Serenade in D, K320 (Posthorn)
Mass in C, Op.86
Sally Matthews (soprano)
Sara Mingardo (contralto)
John Mark Ainsley (tenor)
Alastair Miles (bass)
London Symphony Chorus
London Symphony Orchestra
Sir Colin Davis
Reviewed by: Richard Whitehouse
Reviewed: 26 February, 2006
Venue: Barbican Hall, London
Few concerts during the course of 2006 will comprise so understated yet purely enjoyable a coupling of Mozart and Beethoven as this one.
Indeed few Mozart tributes will include one of the large-scale serenades that, even more than the symphonies, are the composer’s primary orchestral achievements of his Salzburg years. Like the earlier Haffner Serenade, which incorporates a violin concerto, the Posthorn can be heard as separate works merging in an unwieldy but effective whole.
Thus the first, second, fifth and seventh movements have the makings of a fully-fledged symphony, with the remaining three constituting a miniature serenade in themselves. Whether Sir Colin Davis perceives the work as such, he clearly relishes the interplay of movements that a complete performance (rare nowadays) makes possible. And, while the symphonic weight of the initial Allegro and expressive gravity of the Andantino were to be expected, the Concertante and Rondeau were rendered with an ease and limpidity – the piquant woodwind writing an anticipation of serenades to come – that almost stole the show in context. The two Minuets did not entirely avoid rhythmic heaviness – though Rod Franks was almost infallible in his posthorn solo in the latter one – and the closing Presto had a robustness suggesting festive students of a distinctly ‘mature’ kind, but the enjoyment exuded by the performance was infectious in itself – ensuring that the work’s revival was a worthwhile one.
Coming a week after Davis’s often-inspirational account of the Missa Solemnis, the earlier Mass in C cannot claim comparable intensity, but relative absence of profundity does not mean it lacks depth in its response to the text. Rather the piece pursues an integrated, almost symphonic approach to the setting of the Mass that, even in the wake of Haydn’s tautly argued mature versions, must have seemed to fly in the face of worship even by late-Enlightenment standards. Hence the closely-woven motivic connections across and between movements – with only the idea that emerges at the outset of the ‘Kyrie’ having a distinctive melodic profile, such that Beethoven is mindful to reintroduce it at the close of the ‘Agnus Dei’; thus binding the whole work together with an expressive as well as a formal consistency. It is this cohesion, outweighing the trappings of religious convention that initially sealed its fate, which makes it an intriguing and satisfying setting from a latter-day perspective.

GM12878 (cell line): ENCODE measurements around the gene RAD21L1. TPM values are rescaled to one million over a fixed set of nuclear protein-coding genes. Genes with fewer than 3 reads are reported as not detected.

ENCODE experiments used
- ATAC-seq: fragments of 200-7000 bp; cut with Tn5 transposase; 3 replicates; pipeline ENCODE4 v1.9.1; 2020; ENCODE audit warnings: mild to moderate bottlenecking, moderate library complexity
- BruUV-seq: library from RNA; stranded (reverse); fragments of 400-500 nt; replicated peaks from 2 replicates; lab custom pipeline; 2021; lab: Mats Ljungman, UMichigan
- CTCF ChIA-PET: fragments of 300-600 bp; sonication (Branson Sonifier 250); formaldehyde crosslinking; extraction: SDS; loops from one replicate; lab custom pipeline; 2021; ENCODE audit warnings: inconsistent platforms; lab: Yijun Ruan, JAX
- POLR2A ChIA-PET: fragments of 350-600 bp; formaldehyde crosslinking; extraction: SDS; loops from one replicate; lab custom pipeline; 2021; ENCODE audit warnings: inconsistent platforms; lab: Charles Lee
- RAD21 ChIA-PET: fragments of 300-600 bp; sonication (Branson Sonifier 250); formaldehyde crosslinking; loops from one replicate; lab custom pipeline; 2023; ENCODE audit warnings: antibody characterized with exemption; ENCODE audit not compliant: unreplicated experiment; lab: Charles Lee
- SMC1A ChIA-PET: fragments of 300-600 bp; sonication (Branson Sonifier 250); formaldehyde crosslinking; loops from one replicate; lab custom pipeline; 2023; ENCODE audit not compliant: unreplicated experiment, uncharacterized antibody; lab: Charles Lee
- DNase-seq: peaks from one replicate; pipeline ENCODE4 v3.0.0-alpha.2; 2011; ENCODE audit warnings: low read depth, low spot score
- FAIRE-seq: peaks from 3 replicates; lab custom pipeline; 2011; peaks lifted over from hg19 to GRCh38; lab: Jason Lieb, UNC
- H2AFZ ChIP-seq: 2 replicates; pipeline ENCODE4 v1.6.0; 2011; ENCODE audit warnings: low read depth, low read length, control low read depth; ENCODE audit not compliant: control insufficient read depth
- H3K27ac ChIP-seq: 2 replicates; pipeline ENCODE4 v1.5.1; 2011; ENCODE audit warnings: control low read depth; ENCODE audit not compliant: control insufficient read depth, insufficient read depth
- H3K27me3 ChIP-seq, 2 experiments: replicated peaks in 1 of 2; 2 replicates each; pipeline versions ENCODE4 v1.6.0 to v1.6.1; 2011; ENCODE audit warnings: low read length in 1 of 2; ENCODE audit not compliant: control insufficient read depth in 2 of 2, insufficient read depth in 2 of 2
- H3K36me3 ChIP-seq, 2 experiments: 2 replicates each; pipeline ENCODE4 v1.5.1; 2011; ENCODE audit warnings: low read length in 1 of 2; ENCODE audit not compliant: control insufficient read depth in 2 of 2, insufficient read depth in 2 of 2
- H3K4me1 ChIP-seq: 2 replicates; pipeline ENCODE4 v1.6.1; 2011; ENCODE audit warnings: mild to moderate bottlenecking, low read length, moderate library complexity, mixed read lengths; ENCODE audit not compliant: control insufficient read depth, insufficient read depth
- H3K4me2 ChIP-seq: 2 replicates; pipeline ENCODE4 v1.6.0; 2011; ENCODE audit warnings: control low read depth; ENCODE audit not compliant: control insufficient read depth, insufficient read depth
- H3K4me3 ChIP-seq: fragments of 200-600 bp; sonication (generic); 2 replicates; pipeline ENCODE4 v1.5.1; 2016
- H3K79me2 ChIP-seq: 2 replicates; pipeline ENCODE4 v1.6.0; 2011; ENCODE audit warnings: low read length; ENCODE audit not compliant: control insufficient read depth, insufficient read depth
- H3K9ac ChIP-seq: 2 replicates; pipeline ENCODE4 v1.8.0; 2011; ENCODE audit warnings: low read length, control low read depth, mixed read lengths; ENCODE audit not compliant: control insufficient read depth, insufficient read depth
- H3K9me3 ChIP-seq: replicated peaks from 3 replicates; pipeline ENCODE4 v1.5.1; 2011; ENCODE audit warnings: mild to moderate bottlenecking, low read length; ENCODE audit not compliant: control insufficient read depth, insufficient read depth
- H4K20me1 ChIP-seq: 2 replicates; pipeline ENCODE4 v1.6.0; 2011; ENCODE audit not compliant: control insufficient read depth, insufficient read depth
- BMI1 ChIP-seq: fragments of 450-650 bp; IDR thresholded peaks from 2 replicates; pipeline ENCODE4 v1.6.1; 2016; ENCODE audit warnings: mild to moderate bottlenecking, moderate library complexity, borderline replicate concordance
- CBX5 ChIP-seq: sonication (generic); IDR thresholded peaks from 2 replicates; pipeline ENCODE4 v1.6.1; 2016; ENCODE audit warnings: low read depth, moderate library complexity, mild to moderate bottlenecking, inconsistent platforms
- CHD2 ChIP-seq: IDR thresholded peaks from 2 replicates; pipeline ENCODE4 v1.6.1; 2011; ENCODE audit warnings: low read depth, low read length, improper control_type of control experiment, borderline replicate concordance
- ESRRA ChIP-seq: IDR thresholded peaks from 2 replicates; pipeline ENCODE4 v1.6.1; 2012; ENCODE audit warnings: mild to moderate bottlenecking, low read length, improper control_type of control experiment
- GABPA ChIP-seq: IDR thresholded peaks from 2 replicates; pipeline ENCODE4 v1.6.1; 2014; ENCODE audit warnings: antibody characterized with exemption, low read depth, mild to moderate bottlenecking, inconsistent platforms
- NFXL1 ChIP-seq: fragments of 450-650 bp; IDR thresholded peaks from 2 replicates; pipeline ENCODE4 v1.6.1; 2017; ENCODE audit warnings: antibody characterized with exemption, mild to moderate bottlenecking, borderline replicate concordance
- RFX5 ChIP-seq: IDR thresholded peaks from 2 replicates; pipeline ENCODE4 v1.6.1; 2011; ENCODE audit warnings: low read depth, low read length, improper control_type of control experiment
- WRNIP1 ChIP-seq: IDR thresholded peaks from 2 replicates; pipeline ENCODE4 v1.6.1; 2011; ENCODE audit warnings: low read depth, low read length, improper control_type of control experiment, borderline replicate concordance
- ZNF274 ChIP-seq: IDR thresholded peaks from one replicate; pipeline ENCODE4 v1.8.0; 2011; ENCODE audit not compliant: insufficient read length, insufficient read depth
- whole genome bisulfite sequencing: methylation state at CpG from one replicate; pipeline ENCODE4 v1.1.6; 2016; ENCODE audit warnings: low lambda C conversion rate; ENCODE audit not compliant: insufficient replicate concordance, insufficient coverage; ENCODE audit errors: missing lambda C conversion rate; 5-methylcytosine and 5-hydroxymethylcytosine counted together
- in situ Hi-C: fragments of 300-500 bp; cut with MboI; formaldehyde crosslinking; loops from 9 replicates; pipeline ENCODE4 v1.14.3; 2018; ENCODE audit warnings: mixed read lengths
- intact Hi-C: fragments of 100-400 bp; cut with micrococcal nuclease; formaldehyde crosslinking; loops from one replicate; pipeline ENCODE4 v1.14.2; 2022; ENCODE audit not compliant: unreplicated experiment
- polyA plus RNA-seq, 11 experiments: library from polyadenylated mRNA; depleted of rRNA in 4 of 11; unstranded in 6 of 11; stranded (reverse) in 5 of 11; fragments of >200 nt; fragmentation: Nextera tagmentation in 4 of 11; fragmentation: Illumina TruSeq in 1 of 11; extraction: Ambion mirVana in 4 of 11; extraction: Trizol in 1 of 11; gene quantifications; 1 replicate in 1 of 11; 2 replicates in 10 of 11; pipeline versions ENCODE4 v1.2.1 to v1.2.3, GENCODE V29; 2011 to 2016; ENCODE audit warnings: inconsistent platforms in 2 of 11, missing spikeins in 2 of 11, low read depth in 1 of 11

Although the solo quartet is secondary to the chorus, Sally Matthews’s dextrousness and John Mark Ainsley’s eloquence were a constant source of pleasure, with Sara Mingardo and Alastair Miles proving as responsive to Beethoven’s ‘lesser’ Mass as of its greater counterpart. Another lusty and disciplined contribution from the LSO Chorus, and a finely-honed orchestral Response confirming Davis’s affection for a work whose overall rewards – like that of the Mozart serenade – are by no means inconsiderable.